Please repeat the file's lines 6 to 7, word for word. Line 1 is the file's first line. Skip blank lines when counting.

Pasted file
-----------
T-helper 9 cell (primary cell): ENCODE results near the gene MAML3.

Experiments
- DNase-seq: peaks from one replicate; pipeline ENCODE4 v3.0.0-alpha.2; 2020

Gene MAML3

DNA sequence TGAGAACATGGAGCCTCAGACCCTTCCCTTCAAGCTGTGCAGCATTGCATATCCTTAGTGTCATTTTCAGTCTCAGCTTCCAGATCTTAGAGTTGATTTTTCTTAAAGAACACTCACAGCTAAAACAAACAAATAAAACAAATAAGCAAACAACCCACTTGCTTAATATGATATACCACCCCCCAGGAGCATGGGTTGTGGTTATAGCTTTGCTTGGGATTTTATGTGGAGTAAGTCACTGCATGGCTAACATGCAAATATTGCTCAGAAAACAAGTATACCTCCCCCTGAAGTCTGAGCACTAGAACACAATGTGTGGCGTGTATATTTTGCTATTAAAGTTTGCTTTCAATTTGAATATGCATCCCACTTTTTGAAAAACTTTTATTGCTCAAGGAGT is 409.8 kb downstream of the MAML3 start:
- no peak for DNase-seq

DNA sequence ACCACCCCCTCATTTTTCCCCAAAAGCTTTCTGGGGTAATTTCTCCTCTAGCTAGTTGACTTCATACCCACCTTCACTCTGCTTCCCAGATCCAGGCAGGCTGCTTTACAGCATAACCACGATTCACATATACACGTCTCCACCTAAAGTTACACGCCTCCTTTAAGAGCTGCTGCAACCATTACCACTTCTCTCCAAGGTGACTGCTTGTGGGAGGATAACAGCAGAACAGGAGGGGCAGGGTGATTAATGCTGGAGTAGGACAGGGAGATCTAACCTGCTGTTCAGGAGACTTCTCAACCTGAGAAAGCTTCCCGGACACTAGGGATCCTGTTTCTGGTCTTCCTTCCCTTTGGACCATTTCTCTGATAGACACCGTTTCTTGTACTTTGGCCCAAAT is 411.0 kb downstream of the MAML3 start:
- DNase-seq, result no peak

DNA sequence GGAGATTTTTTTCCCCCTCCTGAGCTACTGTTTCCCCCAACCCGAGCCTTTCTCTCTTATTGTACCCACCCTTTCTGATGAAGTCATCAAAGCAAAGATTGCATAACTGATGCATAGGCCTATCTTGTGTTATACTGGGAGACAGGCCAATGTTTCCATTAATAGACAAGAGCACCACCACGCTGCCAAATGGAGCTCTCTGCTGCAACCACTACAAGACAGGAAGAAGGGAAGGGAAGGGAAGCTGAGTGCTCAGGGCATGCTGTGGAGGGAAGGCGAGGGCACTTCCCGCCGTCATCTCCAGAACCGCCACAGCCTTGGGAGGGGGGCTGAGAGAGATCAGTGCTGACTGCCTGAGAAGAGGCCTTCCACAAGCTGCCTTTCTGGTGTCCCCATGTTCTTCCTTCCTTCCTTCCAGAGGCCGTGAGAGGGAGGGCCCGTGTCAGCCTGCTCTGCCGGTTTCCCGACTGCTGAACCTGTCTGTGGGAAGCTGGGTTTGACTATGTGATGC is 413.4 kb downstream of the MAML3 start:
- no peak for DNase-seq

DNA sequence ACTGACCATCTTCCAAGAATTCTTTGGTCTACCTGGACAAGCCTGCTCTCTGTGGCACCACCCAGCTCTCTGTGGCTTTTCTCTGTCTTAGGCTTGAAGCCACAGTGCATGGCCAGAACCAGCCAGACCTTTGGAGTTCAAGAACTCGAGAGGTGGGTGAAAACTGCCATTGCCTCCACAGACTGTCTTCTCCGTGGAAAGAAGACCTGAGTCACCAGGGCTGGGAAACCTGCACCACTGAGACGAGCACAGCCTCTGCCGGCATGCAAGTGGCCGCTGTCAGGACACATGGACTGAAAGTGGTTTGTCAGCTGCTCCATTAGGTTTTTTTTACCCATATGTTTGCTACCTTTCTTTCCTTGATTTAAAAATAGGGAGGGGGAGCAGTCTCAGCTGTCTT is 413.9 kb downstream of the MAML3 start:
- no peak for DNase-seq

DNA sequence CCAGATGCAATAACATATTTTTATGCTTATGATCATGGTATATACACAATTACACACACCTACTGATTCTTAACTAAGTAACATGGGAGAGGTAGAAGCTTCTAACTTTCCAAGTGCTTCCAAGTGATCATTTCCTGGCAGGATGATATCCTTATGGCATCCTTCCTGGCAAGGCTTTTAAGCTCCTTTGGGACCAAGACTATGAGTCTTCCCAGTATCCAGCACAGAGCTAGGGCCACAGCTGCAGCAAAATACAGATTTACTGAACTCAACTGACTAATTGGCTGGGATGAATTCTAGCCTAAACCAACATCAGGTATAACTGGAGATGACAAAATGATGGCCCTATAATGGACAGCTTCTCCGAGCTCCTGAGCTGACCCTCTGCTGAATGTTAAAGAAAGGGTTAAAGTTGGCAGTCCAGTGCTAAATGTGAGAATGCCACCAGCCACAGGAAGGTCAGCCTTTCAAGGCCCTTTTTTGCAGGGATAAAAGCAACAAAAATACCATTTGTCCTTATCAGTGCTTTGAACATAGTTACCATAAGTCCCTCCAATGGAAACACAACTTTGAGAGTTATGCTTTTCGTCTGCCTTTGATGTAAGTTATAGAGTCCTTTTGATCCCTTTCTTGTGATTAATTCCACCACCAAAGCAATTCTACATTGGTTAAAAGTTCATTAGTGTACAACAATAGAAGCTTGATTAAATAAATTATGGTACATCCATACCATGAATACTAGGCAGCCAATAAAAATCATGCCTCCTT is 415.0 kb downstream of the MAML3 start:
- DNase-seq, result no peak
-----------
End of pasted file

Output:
- no peak for DNase-seq

DNA sequence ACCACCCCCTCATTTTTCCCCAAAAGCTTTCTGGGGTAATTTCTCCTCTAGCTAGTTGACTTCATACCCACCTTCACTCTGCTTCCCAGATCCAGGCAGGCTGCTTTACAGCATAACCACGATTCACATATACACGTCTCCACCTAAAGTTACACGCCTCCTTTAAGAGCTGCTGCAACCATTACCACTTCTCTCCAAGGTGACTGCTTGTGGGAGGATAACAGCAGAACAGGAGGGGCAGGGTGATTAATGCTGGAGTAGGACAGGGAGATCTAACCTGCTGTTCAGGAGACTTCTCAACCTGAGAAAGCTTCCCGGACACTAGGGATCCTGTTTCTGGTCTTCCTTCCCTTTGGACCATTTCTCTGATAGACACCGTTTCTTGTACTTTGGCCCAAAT is 411.0 kb downstream of the MAML3 start: